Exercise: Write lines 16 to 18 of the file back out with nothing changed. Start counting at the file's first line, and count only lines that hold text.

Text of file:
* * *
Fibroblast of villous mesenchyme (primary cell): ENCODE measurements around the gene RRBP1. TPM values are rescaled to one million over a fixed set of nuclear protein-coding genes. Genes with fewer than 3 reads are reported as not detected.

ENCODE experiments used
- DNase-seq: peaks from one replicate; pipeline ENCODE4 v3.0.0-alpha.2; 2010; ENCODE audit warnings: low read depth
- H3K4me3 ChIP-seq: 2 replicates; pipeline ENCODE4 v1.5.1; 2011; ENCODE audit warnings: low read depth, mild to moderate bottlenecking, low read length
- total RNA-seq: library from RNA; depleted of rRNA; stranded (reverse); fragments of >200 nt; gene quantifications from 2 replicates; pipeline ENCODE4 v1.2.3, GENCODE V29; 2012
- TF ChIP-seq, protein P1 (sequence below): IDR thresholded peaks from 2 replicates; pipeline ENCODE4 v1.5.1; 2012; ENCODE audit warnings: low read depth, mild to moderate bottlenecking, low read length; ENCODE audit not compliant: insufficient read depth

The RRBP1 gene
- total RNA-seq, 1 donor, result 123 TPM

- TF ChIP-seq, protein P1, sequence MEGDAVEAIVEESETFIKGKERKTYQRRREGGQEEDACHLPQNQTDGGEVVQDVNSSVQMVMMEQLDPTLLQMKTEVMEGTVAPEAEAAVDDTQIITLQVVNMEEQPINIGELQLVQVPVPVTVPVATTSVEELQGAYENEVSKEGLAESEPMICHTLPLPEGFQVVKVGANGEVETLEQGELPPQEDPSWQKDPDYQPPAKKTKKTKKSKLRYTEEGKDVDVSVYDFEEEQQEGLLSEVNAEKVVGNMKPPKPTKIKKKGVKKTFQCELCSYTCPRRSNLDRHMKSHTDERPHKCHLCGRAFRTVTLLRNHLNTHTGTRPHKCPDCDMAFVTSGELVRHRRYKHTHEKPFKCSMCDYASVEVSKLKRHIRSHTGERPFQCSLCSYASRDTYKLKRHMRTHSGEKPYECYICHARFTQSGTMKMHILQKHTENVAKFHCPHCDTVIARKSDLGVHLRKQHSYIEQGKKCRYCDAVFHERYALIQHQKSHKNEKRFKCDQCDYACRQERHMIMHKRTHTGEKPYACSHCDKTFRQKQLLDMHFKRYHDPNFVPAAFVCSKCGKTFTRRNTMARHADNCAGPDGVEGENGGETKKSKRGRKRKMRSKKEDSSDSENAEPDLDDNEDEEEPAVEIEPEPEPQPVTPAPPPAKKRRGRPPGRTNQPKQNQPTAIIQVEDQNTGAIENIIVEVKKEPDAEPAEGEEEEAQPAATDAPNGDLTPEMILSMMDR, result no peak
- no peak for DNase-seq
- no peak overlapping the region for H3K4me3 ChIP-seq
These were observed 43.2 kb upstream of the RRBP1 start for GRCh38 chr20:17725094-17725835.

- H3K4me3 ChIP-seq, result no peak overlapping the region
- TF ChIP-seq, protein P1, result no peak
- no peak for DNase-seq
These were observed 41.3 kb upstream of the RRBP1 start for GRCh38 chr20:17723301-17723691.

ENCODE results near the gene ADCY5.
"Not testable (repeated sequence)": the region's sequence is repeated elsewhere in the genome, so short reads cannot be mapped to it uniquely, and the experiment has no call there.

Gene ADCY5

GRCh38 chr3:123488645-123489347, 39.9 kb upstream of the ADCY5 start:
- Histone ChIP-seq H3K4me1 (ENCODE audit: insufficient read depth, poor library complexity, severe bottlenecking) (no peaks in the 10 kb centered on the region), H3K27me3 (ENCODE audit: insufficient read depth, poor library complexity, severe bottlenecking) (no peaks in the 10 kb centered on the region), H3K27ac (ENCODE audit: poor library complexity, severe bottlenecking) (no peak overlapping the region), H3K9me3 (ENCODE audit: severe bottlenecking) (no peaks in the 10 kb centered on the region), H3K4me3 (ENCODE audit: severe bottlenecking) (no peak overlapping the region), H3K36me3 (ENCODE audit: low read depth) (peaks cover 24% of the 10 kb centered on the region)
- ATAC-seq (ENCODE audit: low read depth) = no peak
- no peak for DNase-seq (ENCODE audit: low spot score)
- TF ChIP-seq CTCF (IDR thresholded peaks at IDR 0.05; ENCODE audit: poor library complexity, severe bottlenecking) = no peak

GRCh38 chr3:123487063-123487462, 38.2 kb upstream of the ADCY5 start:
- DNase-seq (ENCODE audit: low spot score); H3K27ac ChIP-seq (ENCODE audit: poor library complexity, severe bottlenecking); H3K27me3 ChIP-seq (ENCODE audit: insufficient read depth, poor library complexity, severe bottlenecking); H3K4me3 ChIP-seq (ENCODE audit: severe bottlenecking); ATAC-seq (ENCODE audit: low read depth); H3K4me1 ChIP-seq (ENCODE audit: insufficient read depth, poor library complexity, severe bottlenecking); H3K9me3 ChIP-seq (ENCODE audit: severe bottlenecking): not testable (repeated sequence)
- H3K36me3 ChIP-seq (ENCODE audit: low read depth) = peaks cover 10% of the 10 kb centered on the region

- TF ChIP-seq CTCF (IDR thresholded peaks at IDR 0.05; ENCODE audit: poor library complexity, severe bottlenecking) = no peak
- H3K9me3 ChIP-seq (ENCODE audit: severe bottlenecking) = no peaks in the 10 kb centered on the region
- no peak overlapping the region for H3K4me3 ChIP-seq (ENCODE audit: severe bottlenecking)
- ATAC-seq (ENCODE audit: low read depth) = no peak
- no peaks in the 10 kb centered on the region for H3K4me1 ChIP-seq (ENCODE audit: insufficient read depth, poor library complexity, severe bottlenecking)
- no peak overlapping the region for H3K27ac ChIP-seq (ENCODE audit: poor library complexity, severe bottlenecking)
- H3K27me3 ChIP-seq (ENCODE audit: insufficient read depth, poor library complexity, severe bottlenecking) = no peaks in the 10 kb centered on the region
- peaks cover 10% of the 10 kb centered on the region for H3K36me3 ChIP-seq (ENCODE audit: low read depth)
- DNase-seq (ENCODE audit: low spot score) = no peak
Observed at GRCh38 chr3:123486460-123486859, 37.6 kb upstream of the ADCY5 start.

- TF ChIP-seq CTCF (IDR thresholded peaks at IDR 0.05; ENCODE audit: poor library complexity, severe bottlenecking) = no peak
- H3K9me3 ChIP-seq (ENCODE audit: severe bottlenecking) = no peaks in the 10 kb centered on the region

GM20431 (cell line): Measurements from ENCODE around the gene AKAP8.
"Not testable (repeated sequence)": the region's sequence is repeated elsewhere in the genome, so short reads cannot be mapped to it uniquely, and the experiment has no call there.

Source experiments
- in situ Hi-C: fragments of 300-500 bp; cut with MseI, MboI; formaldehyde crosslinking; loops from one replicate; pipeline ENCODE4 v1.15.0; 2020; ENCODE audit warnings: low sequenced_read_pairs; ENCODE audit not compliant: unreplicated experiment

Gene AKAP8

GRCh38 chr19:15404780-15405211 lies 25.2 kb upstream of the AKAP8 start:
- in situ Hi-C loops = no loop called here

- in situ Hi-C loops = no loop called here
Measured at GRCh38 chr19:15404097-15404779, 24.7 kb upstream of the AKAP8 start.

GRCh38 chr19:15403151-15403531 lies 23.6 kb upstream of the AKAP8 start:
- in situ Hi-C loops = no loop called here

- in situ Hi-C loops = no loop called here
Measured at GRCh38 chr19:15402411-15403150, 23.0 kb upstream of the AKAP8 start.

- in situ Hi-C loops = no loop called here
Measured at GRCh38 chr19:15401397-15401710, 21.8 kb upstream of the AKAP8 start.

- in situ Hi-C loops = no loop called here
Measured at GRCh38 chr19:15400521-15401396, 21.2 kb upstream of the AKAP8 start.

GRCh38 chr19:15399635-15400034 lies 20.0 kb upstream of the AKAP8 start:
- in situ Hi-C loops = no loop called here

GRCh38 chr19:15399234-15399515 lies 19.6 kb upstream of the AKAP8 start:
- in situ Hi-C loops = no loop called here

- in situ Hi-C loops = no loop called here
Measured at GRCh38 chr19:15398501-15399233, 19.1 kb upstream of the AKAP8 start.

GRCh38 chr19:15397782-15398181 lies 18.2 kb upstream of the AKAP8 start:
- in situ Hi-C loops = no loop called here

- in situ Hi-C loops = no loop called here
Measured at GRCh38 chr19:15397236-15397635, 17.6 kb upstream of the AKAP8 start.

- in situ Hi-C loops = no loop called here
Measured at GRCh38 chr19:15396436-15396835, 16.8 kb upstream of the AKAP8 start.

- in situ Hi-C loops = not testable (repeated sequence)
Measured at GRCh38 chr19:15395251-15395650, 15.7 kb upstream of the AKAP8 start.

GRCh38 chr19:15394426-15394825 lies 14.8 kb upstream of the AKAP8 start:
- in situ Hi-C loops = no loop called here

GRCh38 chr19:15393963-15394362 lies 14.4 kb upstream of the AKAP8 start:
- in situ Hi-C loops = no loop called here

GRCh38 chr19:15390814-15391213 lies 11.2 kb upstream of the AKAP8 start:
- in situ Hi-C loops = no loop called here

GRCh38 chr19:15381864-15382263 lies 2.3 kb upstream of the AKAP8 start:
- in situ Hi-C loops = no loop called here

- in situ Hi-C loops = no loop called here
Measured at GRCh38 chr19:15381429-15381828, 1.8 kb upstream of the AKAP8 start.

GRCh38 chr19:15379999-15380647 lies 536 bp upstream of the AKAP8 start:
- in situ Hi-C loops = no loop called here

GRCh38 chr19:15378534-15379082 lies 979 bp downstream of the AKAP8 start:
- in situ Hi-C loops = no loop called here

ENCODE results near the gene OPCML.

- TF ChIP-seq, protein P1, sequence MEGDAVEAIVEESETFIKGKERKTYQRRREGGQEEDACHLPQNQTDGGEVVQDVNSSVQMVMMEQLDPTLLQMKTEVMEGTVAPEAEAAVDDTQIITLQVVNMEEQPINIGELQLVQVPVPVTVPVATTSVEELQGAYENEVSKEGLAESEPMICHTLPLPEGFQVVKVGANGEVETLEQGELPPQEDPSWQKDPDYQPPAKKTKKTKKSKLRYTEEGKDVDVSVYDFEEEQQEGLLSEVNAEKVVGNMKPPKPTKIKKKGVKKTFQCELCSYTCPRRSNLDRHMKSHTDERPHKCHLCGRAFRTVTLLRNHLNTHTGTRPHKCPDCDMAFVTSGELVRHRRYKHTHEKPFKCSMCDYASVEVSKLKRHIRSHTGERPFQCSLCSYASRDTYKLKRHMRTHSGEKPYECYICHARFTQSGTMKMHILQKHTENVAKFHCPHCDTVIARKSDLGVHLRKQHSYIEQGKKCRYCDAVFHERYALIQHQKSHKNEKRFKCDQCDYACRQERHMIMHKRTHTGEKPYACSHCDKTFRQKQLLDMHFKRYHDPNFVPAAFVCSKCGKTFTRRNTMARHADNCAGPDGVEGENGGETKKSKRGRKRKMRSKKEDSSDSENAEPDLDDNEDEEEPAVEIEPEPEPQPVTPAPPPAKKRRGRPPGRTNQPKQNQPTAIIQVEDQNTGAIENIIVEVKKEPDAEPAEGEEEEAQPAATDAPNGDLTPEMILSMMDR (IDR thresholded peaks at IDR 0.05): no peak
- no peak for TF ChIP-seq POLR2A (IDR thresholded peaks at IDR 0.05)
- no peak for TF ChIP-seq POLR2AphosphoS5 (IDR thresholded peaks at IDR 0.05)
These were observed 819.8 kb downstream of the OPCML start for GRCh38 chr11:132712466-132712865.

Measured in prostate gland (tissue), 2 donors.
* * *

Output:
These were observed 41.3 kb upstream of the RRBP1 start for GRCh38 chr20:17723301-17723691.

ENCODE results near the gene ADCY5.
"Not testable (repeated sequence)": the region's sequence is repeated elsewhere in the genome, so short reads cannot be mapped to it uniquely, and the experiment has no call there.